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Modern Britain

Gallery: Churches of Cornwall

by Jo Lewis, 14 April 2017

 

 

Carrick Part 1: Churches of Truro

St Mary's Parish Church

St Mary's Parish Church is at 14 St Mary's Street in the city of Truro, on the north-western side of High Cross and Old Bridge Street. It was built as the city's mother church in the mid-1200s, and was consecrated on 28 September 1259 by Bishop Bronescombe. On 6 November 1328, Bishop Grandisson dedicated a major rebuild, which was completed about 1518, with chancel, nave, north and south aisles, organ loft, grammar school gallery, north gallery and vestry.

St Mary's Parish Church

St Mary's church was dismantled in 1880 when construction of Truro's cathedral began. Architect John Loughborough Pearson argued in favour of keeping at least part of the old parish church. He cleverly incorporated the south aisle (now known as St Mary's Aisle, highlighted here) into the new design, so that the diocese's mother church has a 'protective arm' around one of her daughter churches. The old spire has recently been returned to the cathedral grounds.

Cathedral of the Blessed Virgin Mary

The Cathedral of the Blessed Virgin Mary was the first cathedral to be built on a new site since Salisbury was started in 1220. The diocese of Truro was created by parliament on 11 August 1876. Foundation stones were laid on 20 May 1880 by the duke of Cornwall (later Edward VII). One was at the base of a pillar placed in St Mary's churchyard, eventually to form one of the pillars in the nave of the new cathedral. The funds were not yet even confirmed to complete the work.

Cathedral of the Blessed Virgin Mary

The Victorians undertook a massive building project in the same architectural style as medieval cathedral builders to create the landmark building. They adapted the classic pointed arches of the Gothic style using modern building techniques. Truro is one of only three cathedrals to have three spires, with the the western ones reaching sixty metres (200 feet). The first section of the cathedral was consecrated in 1887, with the building finally completed in 1910.

St Mary's Methodist Chapel

St Mary's Methodist Chapel lies immediately north of the cathedral, at 18 Union Place. Date stones on the building indicate that the chapel was built in 1830 and the adjoining schoolroom in 1868. The design was by Sambell, the deaf and dumb architect. An 1885 restoration by Sylvanus Trevail appears to have included the installation of gas lighting, raising the roof, and erecting a new ceiling. The Grade 2 listed building now also hosts the Tresillian congregation.

Bible Christian Chapel and St Clement's Methodist Chapel

The St Clement Street chapel, virtually opposite the Campfield Hill junction, was built as a Bible Christian Chapel, possibly in 1838. It was renamed the St Clement Street United Methodist Church at an unknown date, with a minor change to St Clement Street Methodist Church coming later. With post-war congregations declining, the chapel was closed and was sold in 1976. It is now a thriving specialist wine retailer, possibly not to the approval of John Wesley.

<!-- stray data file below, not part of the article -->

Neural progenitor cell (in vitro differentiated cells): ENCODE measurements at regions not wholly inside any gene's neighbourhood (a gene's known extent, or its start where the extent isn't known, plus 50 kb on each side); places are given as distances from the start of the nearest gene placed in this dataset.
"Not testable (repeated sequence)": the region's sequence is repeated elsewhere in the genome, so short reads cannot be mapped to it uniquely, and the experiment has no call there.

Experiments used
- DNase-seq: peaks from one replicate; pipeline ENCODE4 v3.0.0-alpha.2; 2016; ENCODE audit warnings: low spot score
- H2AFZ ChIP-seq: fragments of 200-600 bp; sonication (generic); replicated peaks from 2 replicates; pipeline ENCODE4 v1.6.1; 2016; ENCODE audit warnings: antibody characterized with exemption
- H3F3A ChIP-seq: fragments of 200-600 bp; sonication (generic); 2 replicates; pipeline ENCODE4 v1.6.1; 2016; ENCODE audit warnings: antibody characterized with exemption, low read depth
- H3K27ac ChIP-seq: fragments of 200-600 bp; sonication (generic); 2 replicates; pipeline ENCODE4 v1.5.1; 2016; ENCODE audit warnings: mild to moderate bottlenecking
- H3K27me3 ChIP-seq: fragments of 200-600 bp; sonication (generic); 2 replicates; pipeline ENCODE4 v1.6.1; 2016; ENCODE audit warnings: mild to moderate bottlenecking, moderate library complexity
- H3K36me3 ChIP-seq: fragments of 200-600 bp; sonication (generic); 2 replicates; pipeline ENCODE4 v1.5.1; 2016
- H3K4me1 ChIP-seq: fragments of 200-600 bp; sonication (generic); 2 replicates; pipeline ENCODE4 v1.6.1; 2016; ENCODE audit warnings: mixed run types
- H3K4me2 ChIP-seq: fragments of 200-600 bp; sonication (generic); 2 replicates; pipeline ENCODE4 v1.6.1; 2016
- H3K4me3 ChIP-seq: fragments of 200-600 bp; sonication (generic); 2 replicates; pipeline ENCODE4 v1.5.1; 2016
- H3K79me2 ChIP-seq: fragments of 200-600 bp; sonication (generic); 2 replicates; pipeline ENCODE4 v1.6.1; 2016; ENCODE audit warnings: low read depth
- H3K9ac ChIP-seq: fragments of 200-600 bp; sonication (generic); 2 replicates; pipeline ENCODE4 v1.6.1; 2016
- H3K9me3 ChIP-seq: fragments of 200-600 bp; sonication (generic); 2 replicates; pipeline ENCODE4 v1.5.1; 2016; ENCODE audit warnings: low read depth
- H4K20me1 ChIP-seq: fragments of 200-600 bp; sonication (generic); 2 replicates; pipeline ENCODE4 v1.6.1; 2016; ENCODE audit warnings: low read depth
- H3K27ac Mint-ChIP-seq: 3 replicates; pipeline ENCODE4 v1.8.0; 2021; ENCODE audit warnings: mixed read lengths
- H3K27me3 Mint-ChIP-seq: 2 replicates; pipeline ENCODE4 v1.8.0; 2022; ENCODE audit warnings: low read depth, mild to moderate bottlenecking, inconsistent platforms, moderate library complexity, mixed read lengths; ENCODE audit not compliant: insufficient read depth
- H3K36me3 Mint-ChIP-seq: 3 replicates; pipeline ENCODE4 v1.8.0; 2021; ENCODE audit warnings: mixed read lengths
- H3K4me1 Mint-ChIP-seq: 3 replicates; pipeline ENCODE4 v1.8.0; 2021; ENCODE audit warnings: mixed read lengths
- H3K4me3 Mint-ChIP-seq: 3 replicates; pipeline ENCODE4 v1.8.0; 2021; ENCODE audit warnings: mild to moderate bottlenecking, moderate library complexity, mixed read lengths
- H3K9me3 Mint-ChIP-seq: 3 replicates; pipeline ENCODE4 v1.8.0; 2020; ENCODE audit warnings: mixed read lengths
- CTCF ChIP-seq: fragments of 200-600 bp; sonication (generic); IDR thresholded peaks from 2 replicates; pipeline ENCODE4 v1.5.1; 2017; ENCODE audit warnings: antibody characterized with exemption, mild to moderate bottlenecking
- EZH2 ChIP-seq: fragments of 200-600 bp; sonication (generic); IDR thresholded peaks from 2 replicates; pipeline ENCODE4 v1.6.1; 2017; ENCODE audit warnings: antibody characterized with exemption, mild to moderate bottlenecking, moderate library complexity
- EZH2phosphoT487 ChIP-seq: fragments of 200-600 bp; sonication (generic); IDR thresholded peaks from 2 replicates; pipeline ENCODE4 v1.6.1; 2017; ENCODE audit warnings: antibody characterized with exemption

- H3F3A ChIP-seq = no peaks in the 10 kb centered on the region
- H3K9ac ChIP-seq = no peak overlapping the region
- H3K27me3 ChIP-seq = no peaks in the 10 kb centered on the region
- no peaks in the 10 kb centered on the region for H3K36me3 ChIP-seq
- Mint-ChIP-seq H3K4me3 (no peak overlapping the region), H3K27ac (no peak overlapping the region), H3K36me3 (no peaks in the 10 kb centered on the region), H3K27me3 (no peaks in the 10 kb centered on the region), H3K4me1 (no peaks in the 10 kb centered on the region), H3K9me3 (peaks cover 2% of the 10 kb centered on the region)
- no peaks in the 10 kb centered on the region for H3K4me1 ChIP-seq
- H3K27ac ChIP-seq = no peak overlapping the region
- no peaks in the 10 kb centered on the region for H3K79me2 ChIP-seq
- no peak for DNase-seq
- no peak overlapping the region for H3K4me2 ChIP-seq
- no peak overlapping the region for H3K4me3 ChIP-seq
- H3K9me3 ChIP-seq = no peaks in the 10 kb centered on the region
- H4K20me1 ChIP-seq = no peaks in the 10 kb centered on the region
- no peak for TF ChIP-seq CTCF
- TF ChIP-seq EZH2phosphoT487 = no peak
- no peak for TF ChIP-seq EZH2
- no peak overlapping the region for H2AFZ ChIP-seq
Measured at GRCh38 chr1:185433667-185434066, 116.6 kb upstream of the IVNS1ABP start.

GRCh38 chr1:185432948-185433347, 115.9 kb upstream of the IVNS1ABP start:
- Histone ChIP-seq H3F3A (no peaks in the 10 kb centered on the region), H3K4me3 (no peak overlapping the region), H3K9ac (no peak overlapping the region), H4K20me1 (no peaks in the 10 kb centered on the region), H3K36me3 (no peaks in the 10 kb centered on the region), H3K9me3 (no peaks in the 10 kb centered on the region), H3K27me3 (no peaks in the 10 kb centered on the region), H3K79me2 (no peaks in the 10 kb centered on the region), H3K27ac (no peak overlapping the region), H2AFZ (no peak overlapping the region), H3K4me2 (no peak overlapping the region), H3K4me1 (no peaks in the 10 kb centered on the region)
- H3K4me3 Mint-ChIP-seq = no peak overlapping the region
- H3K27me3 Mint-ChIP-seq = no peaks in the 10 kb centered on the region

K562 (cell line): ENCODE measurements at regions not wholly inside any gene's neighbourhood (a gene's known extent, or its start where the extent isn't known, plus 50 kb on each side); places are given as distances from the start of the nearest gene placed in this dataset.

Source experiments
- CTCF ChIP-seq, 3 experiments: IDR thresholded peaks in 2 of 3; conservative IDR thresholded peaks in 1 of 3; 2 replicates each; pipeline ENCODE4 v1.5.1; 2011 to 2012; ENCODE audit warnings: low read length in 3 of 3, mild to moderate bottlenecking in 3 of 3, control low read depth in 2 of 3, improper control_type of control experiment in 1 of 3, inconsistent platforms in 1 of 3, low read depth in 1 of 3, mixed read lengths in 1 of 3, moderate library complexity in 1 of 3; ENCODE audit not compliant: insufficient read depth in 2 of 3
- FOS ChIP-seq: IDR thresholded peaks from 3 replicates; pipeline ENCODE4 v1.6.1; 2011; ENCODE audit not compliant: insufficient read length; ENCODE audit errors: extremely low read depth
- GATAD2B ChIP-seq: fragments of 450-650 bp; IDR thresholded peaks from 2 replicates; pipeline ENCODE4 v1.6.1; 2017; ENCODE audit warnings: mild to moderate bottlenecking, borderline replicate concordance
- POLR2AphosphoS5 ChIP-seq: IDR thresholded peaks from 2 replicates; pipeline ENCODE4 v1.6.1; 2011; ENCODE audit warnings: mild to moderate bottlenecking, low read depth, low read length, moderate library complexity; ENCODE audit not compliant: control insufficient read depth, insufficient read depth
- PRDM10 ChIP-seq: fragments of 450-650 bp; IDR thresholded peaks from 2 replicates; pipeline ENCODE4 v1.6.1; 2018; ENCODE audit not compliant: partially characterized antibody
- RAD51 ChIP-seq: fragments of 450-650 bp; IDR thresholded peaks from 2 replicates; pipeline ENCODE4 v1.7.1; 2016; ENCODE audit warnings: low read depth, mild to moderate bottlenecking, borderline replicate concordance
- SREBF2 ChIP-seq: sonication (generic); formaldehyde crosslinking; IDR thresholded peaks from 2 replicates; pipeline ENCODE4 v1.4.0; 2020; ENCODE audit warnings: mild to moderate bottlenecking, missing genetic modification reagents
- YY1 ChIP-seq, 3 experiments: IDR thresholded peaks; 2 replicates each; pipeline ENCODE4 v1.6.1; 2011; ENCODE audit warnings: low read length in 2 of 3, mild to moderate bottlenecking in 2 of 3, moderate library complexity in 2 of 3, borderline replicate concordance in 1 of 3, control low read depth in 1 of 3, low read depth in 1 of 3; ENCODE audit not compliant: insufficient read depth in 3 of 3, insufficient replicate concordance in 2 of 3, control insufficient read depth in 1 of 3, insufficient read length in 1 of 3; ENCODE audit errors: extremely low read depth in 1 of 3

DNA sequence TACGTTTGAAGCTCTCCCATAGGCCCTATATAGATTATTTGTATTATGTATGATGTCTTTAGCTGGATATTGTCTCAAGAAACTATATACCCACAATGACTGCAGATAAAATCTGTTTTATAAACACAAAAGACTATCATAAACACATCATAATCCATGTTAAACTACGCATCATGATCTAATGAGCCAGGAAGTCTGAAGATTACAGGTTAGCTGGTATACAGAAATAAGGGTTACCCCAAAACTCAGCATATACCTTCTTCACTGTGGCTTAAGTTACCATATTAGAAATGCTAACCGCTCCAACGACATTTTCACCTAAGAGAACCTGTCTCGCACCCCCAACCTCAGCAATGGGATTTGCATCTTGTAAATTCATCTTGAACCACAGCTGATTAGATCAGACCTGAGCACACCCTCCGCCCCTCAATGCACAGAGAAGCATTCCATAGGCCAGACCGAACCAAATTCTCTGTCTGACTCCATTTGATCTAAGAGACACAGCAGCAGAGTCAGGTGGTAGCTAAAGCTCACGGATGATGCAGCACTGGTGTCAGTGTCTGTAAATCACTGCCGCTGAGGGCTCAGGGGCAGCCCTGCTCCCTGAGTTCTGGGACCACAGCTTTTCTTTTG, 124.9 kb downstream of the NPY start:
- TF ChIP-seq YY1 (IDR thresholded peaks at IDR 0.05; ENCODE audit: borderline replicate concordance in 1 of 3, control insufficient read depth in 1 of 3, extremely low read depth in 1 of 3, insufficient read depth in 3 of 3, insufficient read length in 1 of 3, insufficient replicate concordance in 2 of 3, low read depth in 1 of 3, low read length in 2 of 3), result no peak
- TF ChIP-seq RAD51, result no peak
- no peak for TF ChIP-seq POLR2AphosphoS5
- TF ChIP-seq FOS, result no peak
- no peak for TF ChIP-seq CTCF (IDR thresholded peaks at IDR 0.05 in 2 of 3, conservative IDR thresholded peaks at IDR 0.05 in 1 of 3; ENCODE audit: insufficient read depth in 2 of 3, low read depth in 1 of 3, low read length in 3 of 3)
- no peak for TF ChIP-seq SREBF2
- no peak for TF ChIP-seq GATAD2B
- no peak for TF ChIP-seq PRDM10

Trafalgar Christian Congregational Chapel

Trafalgar Christian Congregation Chapel lies on the northern side of St Austell Street, virtually opposite Furniss Close and only about 120 metres to the east of St Clement Street Chapel (see above). This part of Truro was known as Trafalgar Square. In the 1960s it was transformed to create the modern access with Trafalgar roundabout. This starkly modern building - still in use today - carries a level of architectural grace and houses a religious charity with offices elsewhere.

Our Lady of the Portal and St Piran Catholic Church

Our Lady of the Portal and St Piran Catholic Church is on the north-eastern corner of St Austell Street and St Pirans Close. With St Piran's Chapel on Chapel Hill now too small, in 1964 the decision was made to buy land on St Austell Street, and the present building opened on 17 May 1973. Somewhere nearby, a long-lost medieval chapel with the same dedication existed by the town's entrance. Fifteenth century wills mention leaving money to support it.

St Mary's Quay Old Chapel

St Mary's Quay old building lies at the north-eastern corner of Old Bridge Street and St Mary's Street, within a stone's throw of the cathedral. The building is sometimes shown as being a former chapel, but today it serves as the cathedral's offices. It is not a listed building, unlike many of Truro's chapels, and no history can be found of any other church or chapel which may previously have occupied this spot, either in this building or in an earlier one.

Ebenezer Methodist Chapel

Ebenezer Methodist Chapel sits on the south-eastern corner of Castle Street and The Leats. This large chapel was built in 1834 with enough seats for 900 people. It became the New Connexion Chapel in 1841, with John Graham serving as its first minister. Baptism records continue until 1906. It may then have been an auction house but is now a building known as Elizabeth House containing local businesses. Its original shape and size can still clearly be seen.

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